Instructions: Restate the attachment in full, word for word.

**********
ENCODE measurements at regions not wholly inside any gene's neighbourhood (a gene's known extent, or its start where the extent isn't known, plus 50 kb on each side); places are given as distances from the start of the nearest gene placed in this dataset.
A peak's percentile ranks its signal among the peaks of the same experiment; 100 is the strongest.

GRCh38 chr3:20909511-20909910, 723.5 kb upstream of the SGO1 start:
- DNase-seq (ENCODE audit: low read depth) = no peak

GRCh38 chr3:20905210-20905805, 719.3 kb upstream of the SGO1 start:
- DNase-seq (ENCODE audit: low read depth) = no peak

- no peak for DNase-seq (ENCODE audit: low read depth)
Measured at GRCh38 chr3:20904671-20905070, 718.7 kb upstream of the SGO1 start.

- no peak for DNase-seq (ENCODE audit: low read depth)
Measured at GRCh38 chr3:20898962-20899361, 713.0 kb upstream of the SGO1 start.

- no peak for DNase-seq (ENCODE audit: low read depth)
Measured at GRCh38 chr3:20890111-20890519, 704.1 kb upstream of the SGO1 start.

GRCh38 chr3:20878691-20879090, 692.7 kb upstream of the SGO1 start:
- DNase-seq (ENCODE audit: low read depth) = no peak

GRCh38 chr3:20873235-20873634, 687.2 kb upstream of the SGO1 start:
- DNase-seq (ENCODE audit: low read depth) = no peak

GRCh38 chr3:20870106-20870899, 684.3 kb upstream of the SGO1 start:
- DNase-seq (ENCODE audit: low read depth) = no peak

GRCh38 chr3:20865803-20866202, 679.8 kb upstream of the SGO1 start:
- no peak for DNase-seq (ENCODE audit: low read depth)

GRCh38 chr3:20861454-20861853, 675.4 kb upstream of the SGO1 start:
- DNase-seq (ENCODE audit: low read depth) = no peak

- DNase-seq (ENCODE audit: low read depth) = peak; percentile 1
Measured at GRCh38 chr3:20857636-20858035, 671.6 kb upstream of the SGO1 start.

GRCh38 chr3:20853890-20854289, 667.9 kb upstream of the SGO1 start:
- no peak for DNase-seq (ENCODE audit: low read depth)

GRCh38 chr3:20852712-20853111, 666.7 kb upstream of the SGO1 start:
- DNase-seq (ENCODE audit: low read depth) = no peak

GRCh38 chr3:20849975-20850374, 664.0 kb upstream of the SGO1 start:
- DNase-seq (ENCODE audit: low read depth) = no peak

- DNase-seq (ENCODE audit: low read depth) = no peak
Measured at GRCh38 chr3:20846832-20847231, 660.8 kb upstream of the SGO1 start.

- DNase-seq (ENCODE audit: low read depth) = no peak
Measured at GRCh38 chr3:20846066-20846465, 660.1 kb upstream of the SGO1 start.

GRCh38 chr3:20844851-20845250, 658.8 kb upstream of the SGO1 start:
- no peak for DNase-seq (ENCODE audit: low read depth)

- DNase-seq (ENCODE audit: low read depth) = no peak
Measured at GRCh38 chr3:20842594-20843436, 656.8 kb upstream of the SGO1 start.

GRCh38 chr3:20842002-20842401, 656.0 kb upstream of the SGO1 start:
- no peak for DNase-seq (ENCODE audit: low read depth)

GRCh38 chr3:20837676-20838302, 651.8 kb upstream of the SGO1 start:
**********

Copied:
ENCODE measurements at regions not wholly inside any gene's neighbourhood (a gene's known extent, or its start where the extent isn't known, plus 50 kb on each side); places are given as distances from the start of the nearest gene placed in this dataset.
A peak's percentile ranks its signal among the peaks of the same experiment; 100 is the strongest.

GRCh38 chr3:20909511-20909910, 723.5 kb upstream of the SGO1 start:
- DNase-seq (ENCODE audit: low read depth) = no peak

GRCh38 chr3:20905210-20905805, 719.3 kb upstream of the SGO1 start:
- DNase-seq (ENCODE audit: low read depth) = no peak

- no peak for DNase-seq (ENCODE audit: low read depth)
Measured at GRCh38 chr3:20904671-20905070, 718.7 kb upstream of the SGO1 start.

- no peak for DNase-seq (ENCODE audit: low read depth)
Measured at GRCh38 chr3:20898962-20899361, 713.0 kb upstream of the SGO1 start.

- no peak for DNase-seq (ENCODE audit: low read depth)
Measured at GRCh38 chr3:20890111-20890519, 704.1 kb upstream of the SGO1 start.

GRCh38 chr3:20878691-20879090, 692.7 kb upstream of the SGO1 start:
- DNase-seq (ENCODE audit: low read depth) = no peak

GRCh38 chr3:20873235-20873634, 687.2 kb upstream of the SGO1 start:
- DNase-seq (ENCODE audit: low read depth) = no peak

GRCh38 chr3:20870106-20870899, 684.3 kb upstream of the SGO1 start:
- DNase-seq (ENCODE audit: low read depth) = no peak

GRCh38 chr3:20865803-20866202, 679.8 kb upstream of the SGO1 start:
- no peak for DNase-seq (ENCODE audit: low read depth)

GRCh38 chr3:20861454-20861853, 675.4 kb upstream of the SGO1 start:
- DNase-seq (ENCODE audit: low read depth) = no peak

- DNase-seq (ENCODE audit: low read depth) = peak; percentile 1
Measured at GRCh38 chr3:20857636-20858035, 671.6 kb upstream of the SGO1 start.

GRCh38 chr3:20853890-20854289, 667.9 kb upstream of the SGO1 start:
- no peak for DNase-seq (ENCODE audit: low read depth)

GRCh38 chr3:20852712-20853111, 666.7 kb upstream of the SGO1 start:
- DNase-seq (ENCODE audit: low read depth) = no peak

GRCh38 chr3:20849975-20850374, 664.0 kb upstream of the SGO1 start:
- DNase-seq (ENCODE audit: low read depth) = no peak

- DNase-seq (ENCODE audit: low read depth) = no peak
Measured at GRCh38 chr3:20846832-20847231, 660.8 kb upstream of the SGO1 start.

- DNase-seq (ENCODE audit: low read depth) = no peak
Measured at GRCh38 chr3:20846066-20846465, 660.1 kb upstream of the SGO1 start.

GRCh38 chr3:20844851-20845250, 658.8 kb upstream of the SGO1 start:
- no peak for DNase-seq (ENCODE audit: low read depth)

- DNase-seq (ENCODE audit: low read depth) = no peak
Measured at GRCh38 chr3:20842594-20843436, 656.8 kb upstream of the SGO1 start.

GRCh38 chr3:20842002-20842401, 656.0 kb upstream of the SGO1 start:
- no peak for DNase-seq (ENCODE audit: low read depth)

GRCh38 chr3:20837676-20838302, 651.8 kb upstream of the SGO1 start: